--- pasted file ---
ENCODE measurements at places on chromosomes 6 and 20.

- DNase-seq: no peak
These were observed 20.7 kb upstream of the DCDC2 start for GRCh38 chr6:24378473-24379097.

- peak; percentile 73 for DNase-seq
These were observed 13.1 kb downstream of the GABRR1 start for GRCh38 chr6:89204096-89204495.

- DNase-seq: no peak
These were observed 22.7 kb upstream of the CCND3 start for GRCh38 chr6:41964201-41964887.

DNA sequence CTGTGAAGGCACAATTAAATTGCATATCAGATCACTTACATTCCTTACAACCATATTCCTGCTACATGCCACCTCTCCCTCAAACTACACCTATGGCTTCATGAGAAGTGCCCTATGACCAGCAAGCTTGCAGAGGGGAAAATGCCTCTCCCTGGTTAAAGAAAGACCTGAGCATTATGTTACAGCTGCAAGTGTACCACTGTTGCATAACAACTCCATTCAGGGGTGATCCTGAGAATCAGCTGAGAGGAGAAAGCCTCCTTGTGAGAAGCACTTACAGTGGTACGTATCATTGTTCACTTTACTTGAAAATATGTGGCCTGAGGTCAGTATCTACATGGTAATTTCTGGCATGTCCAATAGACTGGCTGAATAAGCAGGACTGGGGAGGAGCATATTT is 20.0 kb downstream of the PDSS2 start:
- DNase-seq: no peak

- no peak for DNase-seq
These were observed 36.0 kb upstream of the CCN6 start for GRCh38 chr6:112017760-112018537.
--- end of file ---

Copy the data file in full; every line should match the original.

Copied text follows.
ENCODE measurements at places on chromosomes 6 and 20.

- DNase-seq: no peak
These were observed 20.7 kb upstream of the DCDC2 start for GRCh38 chr6:24378473-24379097.

- peak; percentile 73 for DNase-seq
These were observed 13.1 kb downstream of the GABRR1 start for GRCh38 chr6:89204096-89204495.

- DNase-seq: no peak
These were observed 22.7 kb upstream of the CCND3 start for GRCh38 chr6:41964201-41964887.

DNA sequence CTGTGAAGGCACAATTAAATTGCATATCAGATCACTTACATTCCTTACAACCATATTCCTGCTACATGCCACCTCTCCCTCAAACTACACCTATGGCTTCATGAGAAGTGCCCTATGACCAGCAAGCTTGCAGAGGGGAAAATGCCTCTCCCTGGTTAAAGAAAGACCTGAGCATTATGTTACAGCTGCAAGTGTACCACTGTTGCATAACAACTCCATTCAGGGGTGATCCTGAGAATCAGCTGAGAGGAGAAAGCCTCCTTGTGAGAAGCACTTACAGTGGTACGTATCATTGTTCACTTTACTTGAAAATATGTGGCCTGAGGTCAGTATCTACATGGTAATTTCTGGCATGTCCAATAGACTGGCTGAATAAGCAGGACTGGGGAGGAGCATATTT is 20.0 kb downstream of the PDSS2 start:
- DNase-seq: no peak

- no peak for DNase-seq
These were observed 36.0 kb upstream of the CCN6 start for GRCh38 chr6:112017760-112018537.